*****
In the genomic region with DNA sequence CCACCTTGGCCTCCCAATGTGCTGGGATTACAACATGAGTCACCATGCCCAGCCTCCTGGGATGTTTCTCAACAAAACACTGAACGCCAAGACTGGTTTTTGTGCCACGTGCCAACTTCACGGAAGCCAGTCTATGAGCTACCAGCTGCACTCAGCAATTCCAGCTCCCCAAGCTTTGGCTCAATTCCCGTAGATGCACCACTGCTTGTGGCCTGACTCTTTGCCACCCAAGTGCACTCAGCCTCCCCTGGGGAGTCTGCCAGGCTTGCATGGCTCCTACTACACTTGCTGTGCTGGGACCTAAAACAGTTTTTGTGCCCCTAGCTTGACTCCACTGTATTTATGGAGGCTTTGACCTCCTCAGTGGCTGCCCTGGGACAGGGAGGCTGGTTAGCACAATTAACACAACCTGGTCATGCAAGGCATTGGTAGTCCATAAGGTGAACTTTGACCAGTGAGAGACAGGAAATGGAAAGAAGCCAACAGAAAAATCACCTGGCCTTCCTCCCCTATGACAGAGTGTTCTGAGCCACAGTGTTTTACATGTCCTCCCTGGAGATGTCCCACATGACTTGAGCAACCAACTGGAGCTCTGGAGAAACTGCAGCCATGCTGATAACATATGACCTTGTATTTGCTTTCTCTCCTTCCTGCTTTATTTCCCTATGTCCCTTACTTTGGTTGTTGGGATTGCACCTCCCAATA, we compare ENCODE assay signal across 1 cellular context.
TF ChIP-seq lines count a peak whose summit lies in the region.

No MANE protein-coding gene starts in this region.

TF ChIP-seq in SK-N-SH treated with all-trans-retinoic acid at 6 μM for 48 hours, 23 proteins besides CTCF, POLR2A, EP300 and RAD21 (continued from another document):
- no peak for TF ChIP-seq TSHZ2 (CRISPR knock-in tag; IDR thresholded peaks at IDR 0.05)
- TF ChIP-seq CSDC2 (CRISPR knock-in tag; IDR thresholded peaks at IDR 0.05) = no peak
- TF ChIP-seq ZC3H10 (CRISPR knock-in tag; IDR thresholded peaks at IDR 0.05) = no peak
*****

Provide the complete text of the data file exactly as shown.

In the genomic region with DNA sequence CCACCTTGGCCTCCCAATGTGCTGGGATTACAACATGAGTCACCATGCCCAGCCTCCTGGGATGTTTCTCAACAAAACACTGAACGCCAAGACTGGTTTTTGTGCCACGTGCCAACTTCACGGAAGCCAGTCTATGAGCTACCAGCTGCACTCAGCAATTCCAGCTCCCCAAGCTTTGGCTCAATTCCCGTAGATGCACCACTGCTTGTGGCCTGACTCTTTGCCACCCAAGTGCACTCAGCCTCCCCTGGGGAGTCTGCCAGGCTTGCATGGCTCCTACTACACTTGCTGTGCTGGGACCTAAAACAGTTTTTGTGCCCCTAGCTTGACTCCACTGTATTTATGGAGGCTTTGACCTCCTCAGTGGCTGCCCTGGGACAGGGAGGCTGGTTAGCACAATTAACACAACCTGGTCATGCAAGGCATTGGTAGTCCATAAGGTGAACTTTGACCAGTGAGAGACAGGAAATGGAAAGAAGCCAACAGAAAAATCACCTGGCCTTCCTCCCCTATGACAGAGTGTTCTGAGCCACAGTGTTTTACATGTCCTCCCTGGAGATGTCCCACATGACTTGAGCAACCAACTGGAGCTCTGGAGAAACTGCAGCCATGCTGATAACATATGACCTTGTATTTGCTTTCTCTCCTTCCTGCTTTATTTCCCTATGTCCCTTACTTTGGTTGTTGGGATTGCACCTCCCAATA, we compare ENCODE assay signal across 1 cellular context.
TF ChIP-seq lines count a peak whose summit lies in the region.

No MANE protein-coding gene starts in this region.

TF ChIP-seq in SK-N-SH treated with all-trans-retinoic acid at 6 μM for 48 hours, 23 proteins besides CTCF, POLR2A, EP300 and RAD21 (continued from another document):
- no peak for TF ChIP-seq TSHZ2 (CRISPR knock-in tag; IDR thresholded peaks at IDR 0.05)
- TF ChIP-seq CSDC2 (CRISPR knock-in tag; IDR thresholded peaks at IDR 0.05) = no peak
- TF ChIP-seq ZC3H10 (CRISPR knock-in tag; IDR thresholded peaks at IDR 0.05) = no peak